The gaming industry is pushing back against illegal gambling activities, such as black market slot machines, Internet sweepstakes cafes and illegal sports betting and online gaming. MPB’s Evelina Burnett reports, the industry is hoping state officials will help them in this effort.
The president of the American Gaming Association spoke to a gathering of state attorneys general in Biloxi Monday, seeking their support on the group’s new initiative against illegal gambling. Geoff Freeman is head of the gaming association.
"Illegal gambling across this country is rampant," he says. "It's an industry that's growing. And I believe that we, as the American Gaming Association, and you, as the Nationall Association of Attorneys General, have a shared interest in putting an end to illegal gambling."
Freeman says illegal gambling is unregulated. That means, he says, there are no restrictions against underage gamblers; no requirements for employee background checks; and no participation in local communities. He contrasts that to legal gaming, which he says generates $38 billion dollars in taxes in 40 states.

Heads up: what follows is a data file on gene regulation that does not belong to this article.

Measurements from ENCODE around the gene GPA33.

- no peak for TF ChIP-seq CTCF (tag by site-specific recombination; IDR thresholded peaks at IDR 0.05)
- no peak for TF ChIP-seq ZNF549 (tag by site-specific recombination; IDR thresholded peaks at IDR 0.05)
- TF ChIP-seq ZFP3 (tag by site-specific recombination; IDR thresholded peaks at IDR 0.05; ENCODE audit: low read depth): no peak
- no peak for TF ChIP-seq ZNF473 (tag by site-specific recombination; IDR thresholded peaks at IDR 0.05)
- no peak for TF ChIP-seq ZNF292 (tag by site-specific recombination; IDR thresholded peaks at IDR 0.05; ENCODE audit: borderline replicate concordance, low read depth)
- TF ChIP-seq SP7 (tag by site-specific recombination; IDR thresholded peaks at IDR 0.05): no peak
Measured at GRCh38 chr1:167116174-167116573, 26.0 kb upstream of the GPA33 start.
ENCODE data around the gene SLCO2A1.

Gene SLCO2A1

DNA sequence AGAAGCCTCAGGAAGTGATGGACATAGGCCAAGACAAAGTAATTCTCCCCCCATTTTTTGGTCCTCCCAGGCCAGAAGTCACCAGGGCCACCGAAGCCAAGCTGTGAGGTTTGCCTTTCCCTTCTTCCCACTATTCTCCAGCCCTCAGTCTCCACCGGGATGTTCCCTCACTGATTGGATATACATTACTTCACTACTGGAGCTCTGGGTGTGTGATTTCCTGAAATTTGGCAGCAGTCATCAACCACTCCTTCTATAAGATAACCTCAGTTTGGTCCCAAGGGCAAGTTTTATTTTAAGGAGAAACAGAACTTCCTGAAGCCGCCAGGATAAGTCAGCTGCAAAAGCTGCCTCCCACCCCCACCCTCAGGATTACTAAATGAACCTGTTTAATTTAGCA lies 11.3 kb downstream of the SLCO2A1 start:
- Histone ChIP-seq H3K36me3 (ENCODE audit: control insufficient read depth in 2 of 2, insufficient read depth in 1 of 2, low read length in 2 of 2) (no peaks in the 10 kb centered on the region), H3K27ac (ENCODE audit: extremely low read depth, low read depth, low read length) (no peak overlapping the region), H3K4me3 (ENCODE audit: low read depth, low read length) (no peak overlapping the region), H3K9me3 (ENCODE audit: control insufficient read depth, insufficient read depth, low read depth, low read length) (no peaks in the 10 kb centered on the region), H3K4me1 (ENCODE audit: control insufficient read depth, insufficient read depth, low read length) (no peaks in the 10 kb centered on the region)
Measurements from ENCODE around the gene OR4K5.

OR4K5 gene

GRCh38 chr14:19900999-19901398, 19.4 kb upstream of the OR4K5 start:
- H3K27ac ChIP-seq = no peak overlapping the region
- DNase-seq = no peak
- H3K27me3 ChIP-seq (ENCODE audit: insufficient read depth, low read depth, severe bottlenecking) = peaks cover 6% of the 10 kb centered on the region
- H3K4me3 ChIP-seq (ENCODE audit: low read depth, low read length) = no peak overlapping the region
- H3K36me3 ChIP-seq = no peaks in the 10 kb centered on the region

"Consider the fact that every dollar that's diverted by illegal operations is a dollar siphoned away from schools," he says. "It's a dollar siphoned away from hospitals and other health care initiatives. It's a dollar siphoned away from public safety and other initiatives where the casino gaming industry contributes."
Freeman was one of a number of speakers at a conference organized by Mississippi Attorney General Jim Hood in Biloxi this week that's focusing on digital crime. Hood says the issues are varied.
"It's everything from cyber-bullying, to child exploitation, to child pornography, to cybersecurity data breaches - all these issues are brought to us by technology," he says. "So that's what we attorneys general are trying to do - to make sure we are ready for the next wave of dealing with crime."
The gaming association says its new initiative will include research on illegal gambling, as well as the creation of online tools so consumers can learn more about the issue and provide tips to law enforcement.